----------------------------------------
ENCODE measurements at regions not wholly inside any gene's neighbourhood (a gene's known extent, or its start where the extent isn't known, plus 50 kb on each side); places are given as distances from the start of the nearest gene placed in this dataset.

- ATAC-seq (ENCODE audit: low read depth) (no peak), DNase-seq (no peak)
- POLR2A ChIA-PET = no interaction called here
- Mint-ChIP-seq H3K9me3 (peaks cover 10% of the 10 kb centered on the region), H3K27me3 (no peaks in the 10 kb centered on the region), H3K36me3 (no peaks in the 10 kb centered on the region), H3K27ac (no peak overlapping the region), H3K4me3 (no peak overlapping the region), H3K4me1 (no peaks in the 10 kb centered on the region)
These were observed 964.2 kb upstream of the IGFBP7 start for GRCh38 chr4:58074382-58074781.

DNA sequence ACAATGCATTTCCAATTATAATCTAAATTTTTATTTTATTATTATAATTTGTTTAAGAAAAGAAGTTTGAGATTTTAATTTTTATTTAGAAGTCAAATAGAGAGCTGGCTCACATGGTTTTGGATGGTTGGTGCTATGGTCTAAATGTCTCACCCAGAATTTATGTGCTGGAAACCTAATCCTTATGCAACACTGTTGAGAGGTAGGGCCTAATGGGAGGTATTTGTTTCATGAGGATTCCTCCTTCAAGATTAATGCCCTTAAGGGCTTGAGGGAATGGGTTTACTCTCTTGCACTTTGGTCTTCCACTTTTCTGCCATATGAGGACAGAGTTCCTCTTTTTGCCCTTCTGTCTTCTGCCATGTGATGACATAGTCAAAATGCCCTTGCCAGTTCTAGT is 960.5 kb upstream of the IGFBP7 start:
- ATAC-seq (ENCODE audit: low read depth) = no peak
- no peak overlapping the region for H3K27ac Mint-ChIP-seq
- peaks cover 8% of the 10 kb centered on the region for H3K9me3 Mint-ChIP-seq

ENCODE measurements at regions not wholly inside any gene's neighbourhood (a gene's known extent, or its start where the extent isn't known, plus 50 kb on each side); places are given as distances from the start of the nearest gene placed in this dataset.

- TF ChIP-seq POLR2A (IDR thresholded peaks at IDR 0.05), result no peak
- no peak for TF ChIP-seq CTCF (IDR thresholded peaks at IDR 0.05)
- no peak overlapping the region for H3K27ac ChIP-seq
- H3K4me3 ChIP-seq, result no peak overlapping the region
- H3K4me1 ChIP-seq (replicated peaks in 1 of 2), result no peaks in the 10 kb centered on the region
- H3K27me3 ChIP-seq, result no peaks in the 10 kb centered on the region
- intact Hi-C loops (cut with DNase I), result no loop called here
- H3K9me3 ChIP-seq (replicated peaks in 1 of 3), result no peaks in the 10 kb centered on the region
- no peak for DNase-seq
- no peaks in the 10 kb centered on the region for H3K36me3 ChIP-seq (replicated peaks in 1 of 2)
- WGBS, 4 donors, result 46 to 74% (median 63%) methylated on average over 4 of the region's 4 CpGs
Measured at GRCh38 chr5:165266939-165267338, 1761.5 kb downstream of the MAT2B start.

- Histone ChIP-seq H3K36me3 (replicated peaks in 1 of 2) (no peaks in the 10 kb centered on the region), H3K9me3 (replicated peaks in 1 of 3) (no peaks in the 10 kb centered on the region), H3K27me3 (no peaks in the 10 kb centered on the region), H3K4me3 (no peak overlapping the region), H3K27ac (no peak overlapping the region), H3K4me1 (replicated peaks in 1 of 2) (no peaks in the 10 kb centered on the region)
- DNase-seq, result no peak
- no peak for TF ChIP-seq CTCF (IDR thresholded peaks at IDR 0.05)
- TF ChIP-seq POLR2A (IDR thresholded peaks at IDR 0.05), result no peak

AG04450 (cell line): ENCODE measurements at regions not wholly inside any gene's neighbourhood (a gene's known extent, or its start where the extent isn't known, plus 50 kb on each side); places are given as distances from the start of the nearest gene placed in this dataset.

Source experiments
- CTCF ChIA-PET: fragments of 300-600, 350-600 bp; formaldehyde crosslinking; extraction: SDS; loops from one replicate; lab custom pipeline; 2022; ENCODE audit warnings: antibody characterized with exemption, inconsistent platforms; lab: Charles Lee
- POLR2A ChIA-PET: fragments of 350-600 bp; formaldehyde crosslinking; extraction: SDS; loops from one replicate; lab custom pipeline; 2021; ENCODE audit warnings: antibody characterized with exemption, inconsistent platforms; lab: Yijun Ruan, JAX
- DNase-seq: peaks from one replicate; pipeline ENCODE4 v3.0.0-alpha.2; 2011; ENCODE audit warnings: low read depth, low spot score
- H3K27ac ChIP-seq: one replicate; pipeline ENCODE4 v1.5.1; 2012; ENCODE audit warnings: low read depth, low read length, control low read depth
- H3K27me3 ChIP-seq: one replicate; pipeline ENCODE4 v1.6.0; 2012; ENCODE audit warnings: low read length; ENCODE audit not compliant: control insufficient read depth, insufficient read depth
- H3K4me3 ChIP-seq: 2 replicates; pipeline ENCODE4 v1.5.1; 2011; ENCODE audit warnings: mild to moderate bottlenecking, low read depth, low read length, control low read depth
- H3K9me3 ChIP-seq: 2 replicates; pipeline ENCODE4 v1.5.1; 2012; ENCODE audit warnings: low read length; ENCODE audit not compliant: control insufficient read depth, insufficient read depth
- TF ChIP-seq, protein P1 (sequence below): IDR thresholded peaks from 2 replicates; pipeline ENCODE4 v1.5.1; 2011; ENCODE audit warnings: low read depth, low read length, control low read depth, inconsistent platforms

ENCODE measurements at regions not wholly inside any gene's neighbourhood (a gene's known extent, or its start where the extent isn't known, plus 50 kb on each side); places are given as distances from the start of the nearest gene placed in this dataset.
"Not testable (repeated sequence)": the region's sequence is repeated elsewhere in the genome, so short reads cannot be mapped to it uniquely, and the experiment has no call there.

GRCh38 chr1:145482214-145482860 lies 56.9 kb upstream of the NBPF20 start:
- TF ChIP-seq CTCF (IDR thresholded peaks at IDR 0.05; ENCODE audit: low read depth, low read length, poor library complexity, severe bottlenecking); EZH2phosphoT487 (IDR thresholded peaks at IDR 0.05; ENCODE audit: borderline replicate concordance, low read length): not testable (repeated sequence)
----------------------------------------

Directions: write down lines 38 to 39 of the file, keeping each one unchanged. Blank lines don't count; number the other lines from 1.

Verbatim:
"Not testable (repeated sequence)": the region's sequence is repeated elsewhere in the genome, so short reads cannot be mapped to it uniquely, and the experiment has no call there.

GRCh38 chr1:145482214-145482860 lies 56.9 kb upstream of the NBPF20 start: